Varicose vein is one of the most common venous disease in the legs, affecting 1 out of every 5 adults.
Varicose veins are twisted, swollen veins, which usually appear in the lower legs, but can affect any part of the body. This condition occurs when the valves that direct the blood flow in the veins are weak or damaged, resulting in the decreased blood flow to the heart, and subsequent backing up of blood within the veins, leading to the enlargement of the veins.
How are varicose veins presented in patients?
Varicose veins may be painful for some individuals; they are usually presented as:
Dark purple or blue coloured veins
Twisted, bulged, cord-like veins
Heaviness or aching in the legs
Muscle cramping, burning, swelling or throbbing in the legs
Pain gets worse after sitting or standing for a long time
Itchiness around the veins
Discoloration of the skin around the veins
How to diagnose Varicose Veins?
Following a physical examination, the doctor may prescribe the following tests to diagnose varicose veins:
An ultrasound is a non-invasive test, which is performed to check the flow of the blood.
A venogram involves releasing a special dye into the veins and then taking an X-ray, which provides an overview of the blood flow.
What are the treatment options for varicose veins?
Varicose veins can be treated by certain medications, lifestyle changes and surgical procedures.
The lifestyle changes include:
Maintaining a healthy body weight
Exercising regularly to improve blood circulation
Avoiding standing for prolonged periods of time
Elevating or raising the legs while sleeping
Using compression socks or stockings can also help treat varicose veins.
Surgery is opted when lifestyle changes are not effective in managing the symptoms of varicose veins. Most surgical procedures, including vein ligation and vein stripping, involve cutting and removing the affected part of the veins.
The other procedures performed to treat Varicose Veins include:
Endovenous ablation therapy, in which radiofrequency or heat radiation is used to block off the vein.
Sclerotherapy, wherein a chemical foam or liquid is injected into the vein that blocks the larger vein.
Microsclerotherapy, wherein a chemical foam or liquid is injected into the block of the smaller veins.
Laser therapy, in which Light Frequency Radiation is used to unblock the blocked vein.
Endoscopic Vein Surgery, in which a small lighted scope is inserted into the vein to block the vein, through a small incision.
What happens before the procedure?
Inform your healthcare provider about:
Onset and severity of pain and numbness (if any)
If you have any medical conditions
Any allergies or intolerances to certain medicines
Whether you are pregnant or think you may be pregnant
If you are breastfeeding
Medicines or supplements that you are taking including, blood thinners, over-the-counter medicines (aspirin or ibuprofen), herbs or vitamins
If you smoke or drink alcohol on a regular basis
Ask the doctor about:
What procedure would be best for your case
The possible outcomes of the treatment
Your healthcare team may give you guidelines for when to stop eating and drinking before the procedure. You may be asked to stop taking aspirin or other blood thinning agents at least one week before the procedure.
What happens during radiofrequency ablation?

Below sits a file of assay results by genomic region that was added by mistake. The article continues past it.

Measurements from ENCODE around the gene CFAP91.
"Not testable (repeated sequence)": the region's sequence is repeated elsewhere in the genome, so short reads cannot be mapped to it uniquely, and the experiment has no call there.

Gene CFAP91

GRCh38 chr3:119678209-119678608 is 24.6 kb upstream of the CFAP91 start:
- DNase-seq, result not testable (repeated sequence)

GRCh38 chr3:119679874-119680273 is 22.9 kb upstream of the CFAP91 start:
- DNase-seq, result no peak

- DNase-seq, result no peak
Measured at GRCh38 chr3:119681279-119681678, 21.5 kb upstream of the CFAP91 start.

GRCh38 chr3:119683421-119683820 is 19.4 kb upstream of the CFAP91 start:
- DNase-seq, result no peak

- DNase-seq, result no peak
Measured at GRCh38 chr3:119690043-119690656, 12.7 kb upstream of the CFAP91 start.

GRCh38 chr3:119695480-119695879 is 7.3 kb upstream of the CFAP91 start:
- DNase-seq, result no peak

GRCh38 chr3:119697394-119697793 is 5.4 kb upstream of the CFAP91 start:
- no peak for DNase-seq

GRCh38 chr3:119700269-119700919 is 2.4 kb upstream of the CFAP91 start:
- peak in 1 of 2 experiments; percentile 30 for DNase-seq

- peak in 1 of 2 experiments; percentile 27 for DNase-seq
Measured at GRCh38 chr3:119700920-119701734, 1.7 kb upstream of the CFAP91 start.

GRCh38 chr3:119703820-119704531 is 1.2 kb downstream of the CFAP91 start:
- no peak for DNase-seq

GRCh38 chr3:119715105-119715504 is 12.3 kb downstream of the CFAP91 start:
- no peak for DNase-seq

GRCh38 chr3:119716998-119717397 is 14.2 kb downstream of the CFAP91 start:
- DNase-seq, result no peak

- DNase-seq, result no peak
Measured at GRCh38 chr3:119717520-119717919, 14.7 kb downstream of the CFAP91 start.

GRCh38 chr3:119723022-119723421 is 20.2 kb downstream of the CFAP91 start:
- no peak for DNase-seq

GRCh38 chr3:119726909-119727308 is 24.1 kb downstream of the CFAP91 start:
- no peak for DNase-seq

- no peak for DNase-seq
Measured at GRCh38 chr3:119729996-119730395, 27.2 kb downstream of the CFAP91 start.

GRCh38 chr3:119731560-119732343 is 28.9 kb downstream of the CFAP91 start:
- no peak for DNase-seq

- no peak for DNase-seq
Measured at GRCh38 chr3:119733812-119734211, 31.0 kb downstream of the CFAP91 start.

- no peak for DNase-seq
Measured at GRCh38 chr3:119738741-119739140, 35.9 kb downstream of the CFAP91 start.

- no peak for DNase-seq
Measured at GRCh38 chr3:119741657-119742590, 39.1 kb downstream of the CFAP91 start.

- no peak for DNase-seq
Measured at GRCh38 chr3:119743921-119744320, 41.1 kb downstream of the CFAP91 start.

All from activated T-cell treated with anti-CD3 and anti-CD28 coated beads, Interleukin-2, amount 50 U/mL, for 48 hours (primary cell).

Radiofrequency ablation is a procedure which uses radio waves to create heat and block the damaged vein.
The following are the steps involved in radiofrequency ablation procedure:
You will be asked to lie down on a hospital bed.
Imaging techniques like ultrasound will be used to guide the procedure.
The leg to be treated will be injected with a numbing medicine.
Once the leg is numb, a small hole is made in the vein using a needle.
The catheter is inserted into the vein.
When the catheter reaches the right position, it is slowly pulled backwards.
The catheter emits radio waves, and the vein is closed due to the heat generated.
Also, the other side branches may be removed or tied.
Then the catheter is removed, and pressure is applied to the insertion site to stop the bleeding.
The procedure takes about 45 to 60 minutes. You can go home on the same day.
What happens after the procedure?
You may experience pain, swelling, bruising, soreness and change in the colour of the treated area. Individuals treated for vein ligation and stripping may experience severe pain, infection, scarring and blood clots after the procedure. Seek immediate medical attention/care if the condition worsens.
After the procedure:
Take oral anti-coagulants for 3 months
Wear grade 2 elastic leg stockings for 3 months
Use compression stockings throughout the day to squeeze the leg, thereby easing the blood flow through the veins and the muscles of the leg.
Elevate the feet while sleeping, which ensures a free back flow of the blood to the heart.
Call your healthcare provider if:
Fever of 100.4°F (38°C) or higher
Trouble breathing or chest pain
Signs of infection at the catheter insertion site, including redness, warmth, inflammation, increasing pain, bad-smelling discharge or bleeding
Numbness or tingling in the leg
Severe pain or inflammation
How to prevent the recurrence of varicose veins?
Individuals above fifty years of age are at an increased risk of recurrence of varicose veins within five years of having surgery. However, following a low-salt diet helps to prevent swelling and water retention in the limbs.
After the procedure, you may be asked to restrict doing strenuous activities. But prolonged inactivity may cause the formation of clots and pain. Therefore, following a regular exercise plan, as suggested by your doctor, helps to regain normalcy in the limbs and prevent recurrence of the varicose veins.